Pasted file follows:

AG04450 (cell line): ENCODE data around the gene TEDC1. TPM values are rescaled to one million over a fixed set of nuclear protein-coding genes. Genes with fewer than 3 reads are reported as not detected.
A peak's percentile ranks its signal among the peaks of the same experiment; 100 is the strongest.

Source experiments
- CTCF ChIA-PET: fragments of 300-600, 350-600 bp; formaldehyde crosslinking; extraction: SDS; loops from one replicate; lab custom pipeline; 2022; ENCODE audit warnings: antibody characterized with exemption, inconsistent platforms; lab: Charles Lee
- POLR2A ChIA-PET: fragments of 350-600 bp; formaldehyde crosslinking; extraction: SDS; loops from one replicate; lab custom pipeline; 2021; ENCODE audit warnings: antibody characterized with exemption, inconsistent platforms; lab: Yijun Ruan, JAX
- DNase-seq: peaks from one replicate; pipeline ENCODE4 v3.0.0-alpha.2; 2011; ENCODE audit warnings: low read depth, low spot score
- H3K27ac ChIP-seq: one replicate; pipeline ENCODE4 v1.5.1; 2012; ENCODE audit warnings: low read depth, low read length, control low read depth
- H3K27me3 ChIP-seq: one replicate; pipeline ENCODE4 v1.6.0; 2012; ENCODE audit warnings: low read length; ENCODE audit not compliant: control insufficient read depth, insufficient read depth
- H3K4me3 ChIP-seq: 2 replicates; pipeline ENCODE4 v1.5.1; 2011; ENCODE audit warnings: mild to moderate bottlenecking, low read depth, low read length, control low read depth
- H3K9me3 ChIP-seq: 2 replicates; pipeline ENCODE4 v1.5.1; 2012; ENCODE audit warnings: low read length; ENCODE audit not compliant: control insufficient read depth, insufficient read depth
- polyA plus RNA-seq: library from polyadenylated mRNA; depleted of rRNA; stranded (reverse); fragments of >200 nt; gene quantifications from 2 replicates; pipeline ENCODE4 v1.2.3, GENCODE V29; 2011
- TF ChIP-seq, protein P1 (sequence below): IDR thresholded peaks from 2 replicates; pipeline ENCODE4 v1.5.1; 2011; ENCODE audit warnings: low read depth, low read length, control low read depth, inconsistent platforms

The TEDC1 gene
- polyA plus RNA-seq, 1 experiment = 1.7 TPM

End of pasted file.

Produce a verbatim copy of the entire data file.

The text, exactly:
AG04450 (cell line): ENCODE data around the gene TEDC1. TPM values are rescaled to one million over a fixed set of nuclear protein-coding genes. Genes with fewer than 3 reads are reported as not detected.
A peak's percentile ranks its signal among the peaks of the same experiment; 100 is the strongest.

Source experiments
- CTCF ChIA-PET: fragments of 300-600, 350-600 bp; formaldehyde crosslinking; extraction: SDS; loops from one replicate; lab custom pipeline; 2022; ENCODE audit warnings: antibody characterized with exemption, inconsistent platforms; lab: Charles Lee
- POLR2A ChIA-PET: fragments of 350-600 bp; formaldehyde crosslinking; extraction: SDS; loops from one replicate; lab custom pipeline; 2021; ENCODE audit warnings: antibody characterized with exemption, inconsistent platforms; lab: Yijun Ruan, JAX
- DNase-seq: peaks from one replicate; pipeline ENCODE4 v3.0.0-alpha.2; 2011; ENCODE audit warnings: low read depth, low spot score
- H3K27ac ChIP-seq: one replicate; pipeline ENCODE4 v1.5.1; 2012; ENCODE audit warnings: low read depth, low read length, control low read depth
- H3K27me3 ChIP-seq: one replicate; pipeline ENCODE4 v1.6.0; 2012; ENCODE audit warnings: low read length; ENCODE audit not compliant: control insufficient read depth, insufficient read depth
- H3K4me3 ChIP-seq: 2 replicates; pipeline ENCODE4 v1.5.1; 2011; ENCODE audit warnings: mild to moderate bottlenecking, low read depth, low read length, control low read depth
- H3K9me3 ChIP-seq: 2 replicates; pipeline ENCODE4 v1.5.1; 2012; ENCODE audit warnings: low read length; ENCODE audit not compliant: control insufficient read depth, insufficient read depth
- polyA plus RNA-seq: library from polyadenylated mRNA; depleted of rRNA; stranded (reverse); fragments of >200 nt; gene quantifications from 2 replicates; pipeline ENCODE4 v1.2.3, GENCODE V29; 2011
- TF ChIP-seq, protein P1 (sequence below): IDR thresholded peaks from 2 replicates; pipeline ENCODE4 v1.5.1; 2011; ENCODE audit warnings: low read depth, low read length, control low read depth, inconsistent platforms

The TEDC1 gene
- polyA plus RNA-seq, 1 experiment = 1.7 TPM